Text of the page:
With Close’s latest film, The Wife (dir. Björn Runge), she may have finally received her chance. Both a successful film in its own right and a corrective to Fatal Attraction’s misinterpretation, The Wife does remarkable double duty. Adapted from Meg Wolitzer’s 2003 novel, the film brings to life the pained but powerful marriage of Joan and Joseph Castleman, played by Close and Jonathan Pryce respectively. Joseph is a philandering husband and famous writer in the mold of Philip Roth, John Updike, and Norman Mailer. Joan is his dutiful wife and mother of his children; hers is an identity constructed out of the ability to feed, clothe, and proofread. The action opens with Joe receiving the phone call of a lifetime: the early morning announcement that he has won the Nobel Prize in Literature — though, as we learn, his novels may not be entirely his own work.
In Fatal Attraction, Alex, the other woman, still wants to be seen by the lover who has abandoned her. In The Wife, Joan wants the same thing: recognition. She wants acknowledgment that she’s been taken for granted for too long. This time around, Close isn’t playing the adulterer — Joan is unfortunately tasked with putting Joe’s female “fans” in their place — but both characters, mistress and wife, endure patriarchal injustice. How can each of them be righted by the men who have used them? The difference between the two films is that The Wife gives Joan the agency and respect that Fatal Attraction denies Alex. Yet in doing so, The Wife also offers us the ability to look back and empathize with Alex, even years after audiences practically begged to see her dead.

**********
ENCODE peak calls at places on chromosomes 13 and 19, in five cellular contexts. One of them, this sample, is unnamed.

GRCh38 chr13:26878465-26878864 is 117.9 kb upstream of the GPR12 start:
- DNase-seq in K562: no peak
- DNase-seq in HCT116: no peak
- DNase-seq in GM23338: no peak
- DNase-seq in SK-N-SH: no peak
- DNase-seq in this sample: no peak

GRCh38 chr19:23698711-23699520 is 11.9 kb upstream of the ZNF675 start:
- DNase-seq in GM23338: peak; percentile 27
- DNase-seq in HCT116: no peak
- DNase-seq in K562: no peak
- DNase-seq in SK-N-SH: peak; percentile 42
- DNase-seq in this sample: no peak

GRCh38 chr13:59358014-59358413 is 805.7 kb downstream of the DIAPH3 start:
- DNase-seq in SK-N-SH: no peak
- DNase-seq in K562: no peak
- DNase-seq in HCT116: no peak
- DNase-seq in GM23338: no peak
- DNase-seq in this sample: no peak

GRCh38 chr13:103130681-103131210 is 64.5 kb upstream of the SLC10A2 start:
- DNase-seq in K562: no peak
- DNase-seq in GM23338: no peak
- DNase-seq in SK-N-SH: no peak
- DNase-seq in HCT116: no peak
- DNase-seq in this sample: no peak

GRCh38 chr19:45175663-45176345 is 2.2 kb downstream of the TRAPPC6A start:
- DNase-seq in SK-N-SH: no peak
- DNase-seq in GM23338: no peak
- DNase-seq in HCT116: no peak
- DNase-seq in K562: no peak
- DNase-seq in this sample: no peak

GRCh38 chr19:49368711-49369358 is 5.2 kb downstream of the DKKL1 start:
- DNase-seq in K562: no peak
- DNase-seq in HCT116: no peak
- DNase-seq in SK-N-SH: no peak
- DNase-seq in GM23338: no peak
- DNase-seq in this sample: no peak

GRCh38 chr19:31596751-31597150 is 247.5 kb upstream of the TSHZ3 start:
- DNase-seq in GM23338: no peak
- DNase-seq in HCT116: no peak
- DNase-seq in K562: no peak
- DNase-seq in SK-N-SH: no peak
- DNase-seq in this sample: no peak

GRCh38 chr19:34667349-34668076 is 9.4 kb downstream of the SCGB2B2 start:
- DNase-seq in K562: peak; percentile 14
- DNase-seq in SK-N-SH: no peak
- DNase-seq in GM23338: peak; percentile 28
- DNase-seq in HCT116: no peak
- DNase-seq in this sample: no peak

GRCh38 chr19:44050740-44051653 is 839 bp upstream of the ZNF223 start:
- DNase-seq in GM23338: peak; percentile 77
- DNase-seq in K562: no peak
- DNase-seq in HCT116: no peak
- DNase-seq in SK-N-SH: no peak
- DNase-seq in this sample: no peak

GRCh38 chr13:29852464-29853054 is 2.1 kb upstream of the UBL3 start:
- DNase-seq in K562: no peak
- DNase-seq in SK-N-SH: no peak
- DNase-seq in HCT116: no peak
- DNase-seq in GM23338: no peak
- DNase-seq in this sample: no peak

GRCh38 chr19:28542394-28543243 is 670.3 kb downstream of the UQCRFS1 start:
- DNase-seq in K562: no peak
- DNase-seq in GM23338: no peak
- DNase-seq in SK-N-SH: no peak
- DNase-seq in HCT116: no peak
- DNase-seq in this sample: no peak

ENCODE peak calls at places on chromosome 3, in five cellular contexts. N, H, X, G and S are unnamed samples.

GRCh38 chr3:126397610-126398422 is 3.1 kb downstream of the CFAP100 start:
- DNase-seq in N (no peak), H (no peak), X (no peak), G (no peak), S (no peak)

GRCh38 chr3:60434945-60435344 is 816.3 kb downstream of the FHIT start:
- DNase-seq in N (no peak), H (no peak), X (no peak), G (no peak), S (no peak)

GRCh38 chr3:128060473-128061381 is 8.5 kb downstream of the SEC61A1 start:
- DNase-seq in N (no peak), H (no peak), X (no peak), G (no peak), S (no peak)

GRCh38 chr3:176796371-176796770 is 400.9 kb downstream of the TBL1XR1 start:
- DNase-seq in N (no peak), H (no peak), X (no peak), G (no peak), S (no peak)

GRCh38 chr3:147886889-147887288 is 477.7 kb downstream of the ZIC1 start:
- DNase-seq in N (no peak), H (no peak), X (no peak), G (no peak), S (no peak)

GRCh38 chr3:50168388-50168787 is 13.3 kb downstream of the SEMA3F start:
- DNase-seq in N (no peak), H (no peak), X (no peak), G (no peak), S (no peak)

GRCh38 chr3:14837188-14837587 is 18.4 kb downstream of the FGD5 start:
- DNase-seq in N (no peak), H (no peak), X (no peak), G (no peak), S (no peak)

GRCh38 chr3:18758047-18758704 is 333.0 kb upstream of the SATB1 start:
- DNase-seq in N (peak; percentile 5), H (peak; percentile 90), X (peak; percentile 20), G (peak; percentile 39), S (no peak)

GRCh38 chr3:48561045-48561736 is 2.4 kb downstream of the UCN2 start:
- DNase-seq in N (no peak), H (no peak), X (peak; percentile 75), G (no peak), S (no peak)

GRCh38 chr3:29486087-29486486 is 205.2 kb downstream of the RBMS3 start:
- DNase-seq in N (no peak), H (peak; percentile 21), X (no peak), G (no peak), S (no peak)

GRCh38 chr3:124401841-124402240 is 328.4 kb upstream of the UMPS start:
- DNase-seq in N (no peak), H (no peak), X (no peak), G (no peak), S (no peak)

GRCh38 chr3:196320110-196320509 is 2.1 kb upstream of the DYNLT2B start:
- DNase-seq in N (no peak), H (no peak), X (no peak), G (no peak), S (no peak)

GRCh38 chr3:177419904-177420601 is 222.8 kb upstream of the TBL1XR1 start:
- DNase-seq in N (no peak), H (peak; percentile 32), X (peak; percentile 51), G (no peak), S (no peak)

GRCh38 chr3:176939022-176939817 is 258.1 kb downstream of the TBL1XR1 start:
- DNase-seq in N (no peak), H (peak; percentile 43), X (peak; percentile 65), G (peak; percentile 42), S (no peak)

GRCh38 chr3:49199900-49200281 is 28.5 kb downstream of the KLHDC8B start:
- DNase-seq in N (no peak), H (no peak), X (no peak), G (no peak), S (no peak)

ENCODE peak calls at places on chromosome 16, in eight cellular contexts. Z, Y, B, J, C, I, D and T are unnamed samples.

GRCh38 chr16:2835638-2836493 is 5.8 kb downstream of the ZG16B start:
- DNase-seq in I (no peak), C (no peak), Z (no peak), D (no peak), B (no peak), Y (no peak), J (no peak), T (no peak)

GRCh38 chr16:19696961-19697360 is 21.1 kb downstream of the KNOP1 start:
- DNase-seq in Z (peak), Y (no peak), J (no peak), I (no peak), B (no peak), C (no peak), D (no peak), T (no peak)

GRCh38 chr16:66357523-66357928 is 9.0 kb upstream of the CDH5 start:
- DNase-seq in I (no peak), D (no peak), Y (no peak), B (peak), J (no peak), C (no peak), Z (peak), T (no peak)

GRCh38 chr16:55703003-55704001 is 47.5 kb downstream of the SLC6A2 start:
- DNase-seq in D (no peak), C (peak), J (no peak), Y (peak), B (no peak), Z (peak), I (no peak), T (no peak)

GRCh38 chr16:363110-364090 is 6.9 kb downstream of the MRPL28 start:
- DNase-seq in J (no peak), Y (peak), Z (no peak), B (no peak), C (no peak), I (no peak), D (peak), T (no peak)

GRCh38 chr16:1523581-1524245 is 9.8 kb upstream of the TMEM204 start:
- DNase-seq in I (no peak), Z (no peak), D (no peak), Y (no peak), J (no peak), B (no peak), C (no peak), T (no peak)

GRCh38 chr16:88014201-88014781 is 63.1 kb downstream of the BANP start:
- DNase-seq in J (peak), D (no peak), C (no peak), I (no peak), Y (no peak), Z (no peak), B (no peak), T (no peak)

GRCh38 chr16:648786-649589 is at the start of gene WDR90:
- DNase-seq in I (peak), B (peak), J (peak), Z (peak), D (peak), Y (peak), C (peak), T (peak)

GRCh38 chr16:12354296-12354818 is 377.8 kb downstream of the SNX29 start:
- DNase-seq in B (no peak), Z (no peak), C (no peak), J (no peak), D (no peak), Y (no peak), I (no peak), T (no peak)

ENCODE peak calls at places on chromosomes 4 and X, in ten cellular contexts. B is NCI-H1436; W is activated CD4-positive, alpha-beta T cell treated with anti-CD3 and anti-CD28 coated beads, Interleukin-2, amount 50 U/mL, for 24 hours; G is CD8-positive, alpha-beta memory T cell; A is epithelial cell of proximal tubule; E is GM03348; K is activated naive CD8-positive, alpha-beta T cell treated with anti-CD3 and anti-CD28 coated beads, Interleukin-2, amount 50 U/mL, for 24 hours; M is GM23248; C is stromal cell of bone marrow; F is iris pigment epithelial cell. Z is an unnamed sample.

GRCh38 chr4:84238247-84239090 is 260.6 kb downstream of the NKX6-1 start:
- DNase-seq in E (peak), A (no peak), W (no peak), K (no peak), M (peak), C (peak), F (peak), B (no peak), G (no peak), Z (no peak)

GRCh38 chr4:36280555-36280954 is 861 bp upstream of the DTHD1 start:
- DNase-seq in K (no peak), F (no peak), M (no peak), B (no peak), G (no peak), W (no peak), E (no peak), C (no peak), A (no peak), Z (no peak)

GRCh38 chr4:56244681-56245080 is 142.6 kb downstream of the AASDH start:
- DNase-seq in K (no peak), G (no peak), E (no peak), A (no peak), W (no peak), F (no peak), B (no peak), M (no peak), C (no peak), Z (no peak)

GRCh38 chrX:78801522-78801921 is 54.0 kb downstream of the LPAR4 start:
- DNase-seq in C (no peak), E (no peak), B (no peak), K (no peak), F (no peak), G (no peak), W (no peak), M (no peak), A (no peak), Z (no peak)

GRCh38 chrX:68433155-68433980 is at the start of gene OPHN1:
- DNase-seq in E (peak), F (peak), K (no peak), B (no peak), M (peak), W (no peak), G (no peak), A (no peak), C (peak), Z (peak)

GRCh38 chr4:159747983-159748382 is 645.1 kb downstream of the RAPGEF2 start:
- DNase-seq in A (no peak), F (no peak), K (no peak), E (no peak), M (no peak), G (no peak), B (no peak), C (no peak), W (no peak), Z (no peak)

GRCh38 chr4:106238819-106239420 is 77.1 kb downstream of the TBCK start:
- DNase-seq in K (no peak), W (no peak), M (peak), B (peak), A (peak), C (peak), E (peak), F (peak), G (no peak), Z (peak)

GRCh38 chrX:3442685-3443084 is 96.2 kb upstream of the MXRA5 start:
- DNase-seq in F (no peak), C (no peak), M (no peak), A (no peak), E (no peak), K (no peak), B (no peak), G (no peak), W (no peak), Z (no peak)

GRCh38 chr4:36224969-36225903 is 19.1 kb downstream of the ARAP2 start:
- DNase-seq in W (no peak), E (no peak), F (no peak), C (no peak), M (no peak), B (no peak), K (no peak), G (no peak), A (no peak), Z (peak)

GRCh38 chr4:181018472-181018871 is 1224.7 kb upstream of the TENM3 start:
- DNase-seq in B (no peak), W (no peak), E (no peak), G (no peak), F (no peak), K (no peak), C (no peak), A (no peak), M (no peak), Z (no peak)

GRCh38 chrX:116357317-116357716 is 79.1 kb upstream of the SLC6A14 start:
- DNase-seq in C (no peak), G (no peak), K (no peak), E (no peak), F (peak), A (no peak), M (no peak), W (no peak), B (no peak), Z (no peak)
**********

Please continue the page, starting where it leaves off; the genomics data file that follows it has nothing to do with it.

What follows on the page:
Most of The Wife is set in Stockholm, where Joe takes too much pleasure in his recent accolades and Joan quietly fumes, recalling the life that led her to being known only as Joe’s spouse. They are joined by their angsty twentysomething son, David (Max Irons), whose main motivation is haranguing his father at every turn for approval over a new short story he’s written. Then there’s Nathaniel Bone, played with a mischievous glint in his eye by Christian Slater. Bone is another writer haranguing the Castlemans, but he’s after the blessing to write Joe’s biography.
Just as Joan begins to realize her resentments, Nathaniel offers to buy her a drink and it’s in a cocktail lounge where he lays his trap. He confronts Joan and offers her his sympathy: Nathaniel doesn’t only believe that Joan writes her husband’s novels; he also knows her frustration at not receiving any credit.
The scene is eerily similar to the first dinner Dan and Alex have in Fatal Attraction. As Alex puffs on her cigarette and smiles coyly over the smoke, she asks Dan if he can be “discreet.” In The Wife, Nathaniel offers Joan something like discretion: a moment to confess — not only to writing the books, but also to her bitterness. Nathaniel reaches across their table to light Joan’s cigarette and tells her he thinks she’s tired, tired of being cheated on, tired of counting her husband’s pills, and tired of picking food out of his beard. The Wife uses scenes like this one to justify Joan’s anger; every character in the film, including Joe, knows it is Joan who deserves to win the prize that night.